Thursday, January 12, 2023

Hoshigaki Japanese Dried Persimmons

Hoshigaki Japanese Dried Persimmons - A Traditional Japanese Winter Treat 干し柿

Hoshigaki hung up to dry in Japan.
Hoshigaki hung up to dry in Japan

Taking an autumn stroll pretty much anywhere in Japan, you will see trees bulging with kaki (persimmon fruits). Kaki are one of the most popular autumn fruits in Japan. Countryside farmers grow them but they can also be frequently found in suburban gardens.

Most of those kaki are of the amagaki variety, the sweet sort. After peeling, you can eat these fruits right away. They are delicious as fresh fruits.

From early December on, hoshigaki, dried persimmons, are also on sale. Akin to dried figs in Western countries, they are a popular winter sweet. In Japan, they are often served with a hot cup of green tea.

Kaki tree in autumn.
Kaki tree in autumn

The Making of Hoshigaki

It may sound surprising but those sweet hoshigaki are made from quite bitter fruits. Besides those sweet amagaki type kaki ready to eat as a fresh fruit, there is another variety of kaki called shibugaki. It's those shibugaki from which hoshigaki are produced.

Shibugaki translates as 'astringent persimmon': persimmon with a bitter, pungent taste that seems to contract your mouth. Biting into such a fruit is quite unpleasant. (In fact, biting into an unripe sweet kaki has the same effect.)

Shibugaki trees are particularly common in cold, mountainous areas throughout Japan.

In the old days, when besides fresh fruit hardly any sweets were available in Japanese mountain areas, people had to find a way to get their sugar fix for the long winter months. Thus, they found a way to turn those bitter shibugaki into a delicious, nourishing sweet.

Hoshigaki are made today the same way as centuries ago. Shibugaki fruits are collected, then peeled by hand with the help of a knife. Right after peeling the fruits' stems are connected to a rope, often many fruits along one rope.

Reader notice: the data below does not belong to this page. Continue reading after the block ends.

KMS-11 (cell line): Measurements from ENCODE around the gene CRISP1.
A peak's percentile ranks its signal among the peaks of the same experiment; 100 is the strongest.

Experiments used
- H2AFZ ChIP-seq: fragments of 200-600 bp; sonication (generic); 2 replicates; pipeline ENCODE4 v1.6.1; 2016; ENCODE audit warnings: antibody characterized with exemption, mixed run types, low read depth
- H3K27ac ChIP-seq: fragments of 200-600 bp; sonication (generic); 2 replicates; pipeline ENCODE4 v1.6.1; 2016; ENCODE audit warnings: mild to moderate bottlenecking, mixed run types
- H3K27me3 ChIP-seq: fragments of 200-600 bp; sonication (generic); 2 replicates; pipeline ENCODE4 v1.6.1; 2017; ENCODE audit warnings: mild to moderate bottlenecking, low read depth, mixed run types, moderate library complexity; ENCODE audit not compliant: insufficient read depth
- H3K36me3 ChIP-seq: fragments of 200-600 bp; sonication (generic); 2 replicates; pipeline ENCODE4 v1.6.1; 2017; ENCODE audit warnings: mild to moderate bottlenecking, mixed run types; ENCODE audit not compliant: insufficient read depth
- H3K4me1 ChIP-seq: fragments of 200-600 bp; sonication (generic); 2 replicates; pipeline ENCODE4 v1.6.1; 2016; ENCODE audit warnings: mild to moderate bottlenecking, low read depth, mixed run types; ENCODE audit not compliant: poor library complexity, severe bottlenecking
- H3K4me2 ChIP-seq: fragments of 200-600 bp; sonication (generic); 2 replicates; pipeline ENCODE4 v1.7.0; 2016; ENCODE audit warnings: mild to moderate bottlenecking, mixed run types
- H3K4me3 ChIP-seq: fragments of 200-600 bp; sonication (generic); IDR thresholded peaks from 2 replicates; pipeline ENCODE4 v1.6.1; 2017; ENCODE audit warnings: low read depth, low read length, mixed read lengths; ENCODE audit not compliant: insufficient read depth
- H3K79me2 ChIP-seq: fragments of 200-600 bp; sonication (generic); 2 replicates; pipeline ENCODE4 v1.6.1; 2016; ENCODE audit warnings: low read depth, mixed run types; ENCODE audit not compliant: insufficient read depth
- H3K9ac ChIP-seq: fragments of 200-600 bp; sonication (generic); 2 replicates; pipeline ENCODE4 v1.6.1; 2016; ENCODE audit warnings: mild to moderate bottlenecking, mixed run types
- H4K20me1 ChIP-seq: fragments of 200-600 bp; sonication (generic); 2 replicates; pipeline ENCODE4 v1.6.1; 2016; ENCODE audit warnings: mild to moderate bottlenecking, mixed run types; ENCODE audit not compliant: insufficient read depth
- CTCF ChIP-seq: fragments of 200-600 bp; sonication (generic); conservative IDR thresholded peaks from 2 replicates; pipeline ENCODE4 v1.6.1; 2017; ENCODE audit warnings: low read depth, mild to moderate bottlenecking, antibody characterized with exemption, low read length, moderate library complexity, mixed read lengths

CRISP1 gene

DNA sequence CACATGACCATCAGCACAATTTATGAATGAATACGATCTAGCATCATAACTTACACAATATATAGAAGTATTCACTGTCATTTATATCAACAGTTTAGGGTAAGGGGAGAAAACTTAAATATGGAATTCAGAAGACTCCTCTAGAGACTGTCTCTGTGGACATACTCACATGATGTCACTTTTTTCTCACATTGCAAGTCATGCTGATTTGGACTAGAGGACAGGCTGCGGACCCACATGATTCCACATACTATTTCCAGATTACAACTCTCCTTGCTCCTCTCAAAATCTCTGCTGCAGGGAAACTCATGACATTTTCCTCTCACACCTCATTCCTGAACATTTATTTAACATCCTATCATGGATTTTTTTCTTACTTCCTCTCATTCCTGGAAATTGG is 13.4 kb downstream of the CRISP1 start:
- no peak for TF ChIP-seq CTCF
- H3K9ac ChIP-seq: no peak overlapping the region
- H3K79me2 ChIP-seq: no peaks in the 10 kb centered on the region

The ropes are then hung outside in a rain-protected place exposing the peeled fruits to direct sunlight and wind. Usually the protruding roofs of the farm houses serve to provide rain protection. Rain protection is important: if the peeled fruits get wet, they would start to rot.

Being in the usually bright and steady sunlight of the Japanese autumn, along with the usually gently breezes of the season turns the fruits from bitter to sweet. Every few days, they need to be massaged by hand to keep their texture even.

The fruits hang out to dry for about six weeks to two months. Then, they are taken down and placed onto straw mats and kept outside for another 10 days or so.

At the end of the process, the fruits have shrunk to about one fourth of their original weight, they have become considerably smaller. A sticky, greyish white substance covers them. That substance is fruit sugar.

The hoshigaki are now ready for consumption.

Kaki fruits on a tree
Persimmon (kaki)

Purchasing Hoshigaki

Hoshigaki are a seasonal product. They are available in stores and markets only from early December to about late February or early March.

There a various kinds of hoshigaki on sale. The two main varieties are koro kaki which are solid, easy to cut and not too sweet and ampo kaki which are very soft and very sweet.

There are also considerable differences in the package sizes. Very common in supermarkets are packages of about 9 fruits. You can however also purchase large packs of the dry fruits tightly packed together. Those latter ones are usually all connected by one long, thin rope – the rope they were originally dried on.

Uses of Hoshigaki

Hoshigaki can be eaten as a snack just the way they are - as sweet dry fruits. The koro kaki variety is also often used in salads, cut up into smaller pieces and eaten as a snack with cheese and wine or used in cakes, cookies or other bakery products. There are also used in a wide variety of traditional Japanese confectionary.

Hoshigaki drying.
Hoshigaki drying

Ichida Kaki 市田柿